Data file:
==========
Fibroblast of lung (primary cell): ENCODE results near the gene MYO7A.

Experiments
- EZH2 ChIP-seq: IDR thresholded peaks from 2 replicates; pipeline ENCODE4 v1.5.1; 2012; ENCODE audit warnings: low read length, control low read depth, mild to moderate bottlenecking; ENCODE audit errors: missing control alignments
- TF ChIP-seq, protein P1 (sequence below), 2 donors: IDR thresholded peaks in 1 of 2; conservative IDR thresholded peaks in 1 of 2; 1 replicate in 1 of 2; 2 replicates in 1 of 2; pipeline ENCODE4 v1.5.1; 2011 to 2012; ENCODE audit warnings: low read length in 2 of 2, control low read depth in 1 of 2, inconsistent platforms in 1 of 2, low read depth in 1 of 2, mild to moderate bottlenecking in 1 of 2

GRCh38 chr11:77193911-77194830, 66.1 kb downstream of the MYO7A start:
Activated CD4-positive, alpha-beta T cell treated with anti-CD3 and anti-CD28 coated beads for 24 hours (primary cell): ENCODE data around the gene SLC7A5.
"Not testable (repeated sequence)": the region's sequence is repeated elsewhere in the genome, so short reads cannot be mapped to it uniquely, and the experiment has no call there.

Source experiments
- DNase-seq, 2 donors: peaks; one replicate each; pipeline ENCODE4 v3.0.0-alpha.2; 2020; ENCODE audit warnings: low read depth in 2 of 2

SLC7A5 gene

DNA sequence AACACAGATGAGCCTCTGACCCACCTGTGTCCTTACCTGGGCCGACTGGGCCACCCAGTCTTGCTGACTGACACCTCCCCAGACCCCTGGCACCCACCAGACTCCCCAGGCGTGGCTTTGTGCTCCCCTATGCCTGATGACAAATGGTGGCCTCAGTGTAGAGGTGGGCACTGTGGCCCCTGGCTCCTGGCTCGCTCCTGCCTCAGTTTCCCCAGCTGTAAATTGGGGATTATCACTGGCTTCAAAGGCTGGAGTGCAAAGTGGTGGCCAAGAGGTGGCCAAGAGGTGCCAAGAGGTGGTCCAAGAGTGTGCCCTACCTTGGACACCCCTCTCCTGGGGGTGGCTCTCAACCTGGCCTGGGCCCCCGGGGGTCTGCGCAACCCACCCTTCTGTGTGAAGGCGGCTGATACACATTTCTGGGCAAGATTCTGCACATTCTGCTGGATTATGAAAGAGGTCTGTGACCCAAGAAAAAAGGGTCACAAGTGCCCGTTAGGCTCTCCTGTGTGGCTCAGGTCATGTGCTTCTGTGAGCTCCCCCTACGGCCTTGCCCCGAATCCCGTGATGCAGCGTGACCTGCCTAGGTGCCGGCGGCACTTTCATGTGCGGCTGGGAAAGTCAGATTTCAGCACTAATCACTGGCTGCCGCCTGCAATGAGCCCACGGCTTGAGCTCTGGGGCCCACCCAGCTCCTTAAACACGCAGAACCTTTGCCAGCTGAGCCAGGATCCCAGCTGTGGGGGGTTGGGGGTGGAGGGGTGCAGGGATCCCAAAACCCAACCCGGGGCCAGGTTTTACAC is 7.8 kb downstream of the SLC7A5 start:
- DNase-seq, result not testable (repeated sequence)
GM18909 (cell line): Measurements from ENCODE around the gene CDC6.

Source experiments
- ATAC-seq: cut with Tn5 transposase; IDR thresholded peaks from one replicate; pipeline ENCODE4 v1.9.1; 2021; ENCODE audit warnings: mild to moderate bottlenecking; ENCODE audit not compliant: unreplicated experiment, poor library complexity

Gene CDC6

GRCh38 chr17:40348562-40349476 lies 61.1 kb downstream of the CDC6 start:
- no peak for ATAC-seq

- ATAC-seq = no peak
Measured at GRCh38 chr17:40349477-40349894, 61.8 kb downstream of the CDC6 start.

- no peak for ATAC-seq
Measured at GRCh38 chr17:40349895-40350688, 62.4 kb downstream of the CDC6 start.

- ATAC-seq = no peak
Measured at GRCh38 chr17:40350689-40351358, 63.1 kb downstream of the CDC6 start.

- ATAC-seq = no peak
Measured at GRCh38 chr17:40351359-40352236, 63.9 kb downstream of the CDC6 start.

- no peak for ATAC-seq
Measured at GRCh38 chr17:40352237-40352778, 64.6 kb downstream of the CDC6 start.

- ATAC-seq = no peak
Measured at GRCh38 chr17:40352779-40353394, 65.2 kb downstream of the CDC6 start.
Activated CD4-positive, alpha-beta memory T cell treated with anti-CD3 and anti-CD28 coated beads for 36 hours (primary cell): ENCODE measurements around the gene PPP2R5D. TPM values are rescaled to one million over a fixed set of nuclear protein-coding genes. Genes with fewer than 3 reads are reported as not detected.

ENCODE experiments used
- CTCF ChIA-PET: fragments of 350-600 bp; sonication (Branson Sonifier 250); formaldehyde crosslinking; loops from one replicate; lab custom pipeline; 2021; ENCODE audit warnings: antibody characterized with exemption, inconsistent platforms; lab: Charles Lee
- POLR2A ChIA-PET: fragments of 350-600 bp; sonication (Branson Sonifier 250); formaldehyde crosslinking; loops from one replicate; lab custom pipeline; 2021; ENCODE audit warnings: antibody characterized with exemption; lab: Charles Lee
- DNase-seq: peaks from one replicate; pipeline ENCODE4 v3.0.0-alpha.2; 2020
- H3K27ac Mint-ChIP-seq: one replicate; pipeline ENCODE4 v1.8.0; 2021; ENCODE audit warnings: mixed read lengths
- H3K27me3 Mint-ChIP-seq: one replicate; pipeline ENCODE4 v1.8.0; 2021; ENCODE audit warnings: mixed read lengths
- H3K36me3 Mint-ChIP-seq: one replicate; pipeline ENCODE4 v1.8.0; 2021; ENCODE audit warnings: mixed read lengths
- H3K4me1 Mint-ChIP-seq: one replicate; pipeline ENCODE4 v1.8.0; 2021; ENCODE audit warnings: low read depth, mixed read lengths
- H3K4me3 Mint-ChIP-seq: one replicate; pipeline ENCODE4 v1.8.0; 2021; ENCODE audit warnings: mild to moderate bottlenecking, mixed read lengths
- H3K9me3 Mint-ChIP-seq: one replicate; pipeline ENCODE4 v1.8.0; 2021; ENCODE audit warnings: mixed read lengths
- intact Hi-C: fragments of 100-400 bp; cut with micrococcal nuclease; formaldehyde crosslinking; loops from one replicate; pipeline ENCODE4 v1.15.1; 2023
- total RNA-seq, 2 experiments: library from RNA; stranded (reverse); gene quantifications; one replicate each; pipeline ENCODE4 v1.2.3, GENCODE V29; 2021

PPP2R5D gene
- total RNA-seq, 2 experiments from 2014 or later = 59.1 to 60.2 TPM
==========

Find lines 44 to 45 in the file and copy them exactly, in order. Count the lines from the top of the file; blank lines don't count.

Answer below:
PPP2R5D gene
- total RNA-seq, 2 experiments from 2014 or later = 59.1 to 60.2 TPM